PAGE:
‘Even to your old age I am he, and to grey hairs I will carry you’ (Isaiah 46:4)
recently heard someone use the word ‘wrinkly’ to describe someone who is old, and it really grated on me. As a ‘thirty-something’, I am not myself ‘old’, but I still found the word mildly offensive.
Why? Probably because — over my years — I have benefited a great deal from the ministry of experienced saints of God, who although advanced in years have remained youthful in spirit.
Possibly since the late 1950s and 1960s,the general emphasis has been on youthfulness and the young. This remains largely true today.
Yet when we turn to the Bible, we see that the emphasis is completely opposite to this trend. In the Bible, it was ‘chic and trendy’ to be old, not young! Let us explore this a little further.
Proverbs 16:31 reads: ‘A hoary [white/grey] head is a crown of glory; it is gained in a righteous life’. Think of that!
Today, the hair-colour restoration industry is big business — but they would have been wasting their time in the days of the Bible, when grey hair was respected. Then, grey/white hair was considered to epitomise wisdom and experience. (In fact it was this perception that first led our own judges to wear white wigs.)
Job 12:12 says: ‘Wisdom is with the aged, and understanding in length of days’. Contrast this with the tongue-in-cheek definition of a teenager which goes: ‘Teenagers are people who are always ready to give adults the full benefits of their inexperience’.
We may take this definition with a pinch of salt. There are no doubt wise and astute teenagers, just as there are foolish and cantankerous old folks. Sin is no respecter of persons.
Yet, this apart, you can see the drift of the argument. This being so, we would do well to take heed of the spirit, if not the letter, of Leviticus 19:32: ‘You shall rise up before the hoary head, and honour the face of an old man, and you shall fear your God: I am the Lord’.
If we read the Bible — and trawl our own personal experience — we will know that old age does not necessarily stop people working for the Lord in a full and fruitful manner.
For instance, Moses was eighty years of age when, under the Lord, he led the people of Israel out of slavery in Egypt — an event central to Old Testament revelation.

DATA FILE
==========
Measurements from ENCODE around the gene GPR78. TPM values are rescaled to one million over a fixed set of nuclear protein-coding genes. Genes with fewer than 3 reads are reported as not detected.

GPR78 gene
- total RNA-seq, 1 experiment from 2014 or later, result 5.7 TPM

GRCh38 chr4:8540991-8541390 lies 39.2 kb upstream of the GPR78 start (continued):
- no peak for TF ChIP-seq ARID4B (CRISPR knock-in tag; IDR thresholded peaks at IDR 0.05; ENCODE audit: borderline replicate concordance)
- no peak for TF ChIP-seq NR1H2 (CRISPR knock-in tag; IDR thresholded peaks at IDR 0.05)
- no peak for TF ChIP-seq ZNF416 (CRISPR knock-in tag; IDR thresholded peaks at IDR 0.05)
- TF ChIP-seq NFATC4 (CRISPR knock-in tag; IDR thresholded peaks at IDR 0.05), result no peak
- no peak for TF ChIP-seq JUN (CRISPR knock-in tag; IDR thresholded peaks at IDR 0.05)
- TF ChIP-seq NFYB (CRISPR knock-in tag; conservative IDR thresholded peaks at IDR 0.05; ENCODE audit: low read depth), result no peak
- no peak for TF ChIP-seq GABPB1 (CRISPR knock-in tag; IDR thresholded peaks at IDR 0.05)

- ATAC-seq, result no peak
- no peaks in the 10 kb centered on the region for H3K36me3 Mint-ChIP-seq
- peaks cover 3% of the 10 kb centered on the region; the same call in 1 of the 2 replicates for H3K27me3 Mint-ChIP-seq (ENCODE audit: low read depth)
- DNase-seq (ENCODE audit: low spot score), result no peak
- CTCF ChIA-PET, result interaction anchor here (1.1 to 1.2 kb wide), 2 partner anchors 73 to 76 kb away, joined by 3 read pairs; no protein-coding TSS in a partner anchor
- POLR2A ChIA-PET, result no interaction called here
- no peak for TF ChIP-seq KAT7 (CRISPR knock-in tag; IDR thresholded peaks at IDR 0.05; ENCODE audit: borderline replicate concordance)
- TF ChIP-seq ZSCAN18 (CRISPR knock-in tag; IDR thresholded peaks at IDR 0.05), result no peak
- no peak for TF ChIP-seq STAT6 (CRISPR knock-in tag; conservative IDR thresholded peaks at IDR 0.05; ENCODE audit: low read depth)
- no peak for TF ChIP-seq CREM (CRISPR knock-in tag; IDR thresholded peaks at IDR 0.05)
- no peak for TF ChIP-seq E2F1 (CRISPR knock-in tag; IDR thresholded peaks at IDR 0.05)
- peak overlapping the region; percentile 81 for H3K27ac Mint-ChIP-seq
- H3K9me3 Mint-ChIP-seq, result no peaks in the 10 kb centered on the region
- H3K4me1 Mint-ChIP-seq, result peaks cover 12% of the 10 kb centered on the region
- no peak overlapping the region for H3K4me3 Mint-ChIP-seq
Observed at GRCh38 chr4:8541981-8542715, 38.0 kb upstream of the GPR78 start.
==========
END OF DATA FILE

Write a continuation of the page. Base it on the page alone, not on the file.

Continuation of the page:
Then we have the testimony of that active grandfather, Caleb, the one who ‘wholly followed the Lord my God’ (Joshua 14:8-9).
Caleb testified: ‘I am this day eighty-five years old; I am still as strong to this day as I was in the day that Moses sent me; my strength now is as my strength then, for war, and for going and coming’ (Joshua 14:11).
Skipping the centuries — and turning to the New Testament — we come face to face with an old lady called Anna. She was eighty-four years old, yet ‘she did not depart from the temple, worshipping with fasting and prayer night and day’ (Luke 2:37).
Maybe Paul had Anna’s type in mind when he mentioned the widow who ‘continues in supplications and prayers night and day’ (1 Timothy 5:5). What a work is prayer! Only eternity will reveal the debt that the church and the world owe to the faithful, unseen prayers of the elderly — those mature in years and perhaps infirm in body.
Senior saint, is the Lord calling you to be an intercessor? Are you burdened to pray for the prosperity of the gospel and those who proclaim it?
Do you long for more and more people to enter into the joy of God’s salvation, which is already yours in Christ? Do you not long for God’s purposes of grace and glory to be fulfilled?
The ageless God
In a world obsessed with youth, it is good to remind ourselves that God himself never grows old. He is ageless. He is eternal — the great I am and the everlasting ‘now’.
In Revelation 1:8 he says of himself: ‘I am the Alpha and the Omega … who is and who was and who is to come, the Almighty’.
And what is true of God is also true of his Son, for the Bible is clear that the Lord Jesus ‘continues as a priest for ever’ (Hebrews 7:3). He is ‘a priest … By the power of an indestructible life … He hold his priesthood permanently because He continues for ever’ (Hebrews 7:16, 24).
It is because of this that the next verse can proclaim: ‘Consequently he is able to save for all time those who draw near to God through him, since he always lives to make intercession for them’ (Hebrews 7:25).
An endless hope
Jesus saves for time and eternity. The good news for aging saints (and for Christians of all ages) is that we will never grow old in the land of glory.
The full Christian hope involves the redemption of the body as well as the salvation of the soul. Our eternal hope will see the end of all death, decay, disease and aging — in fact an eradication of everything that currently brings us low.
We cannot conceive the wonder of it, limited as we are by time — but the Bible tells us it is so!
When we’ve been there ten thousand years
Bright shining as the sun,
We’ve no less days to sing God’s praise
Than when we first begun.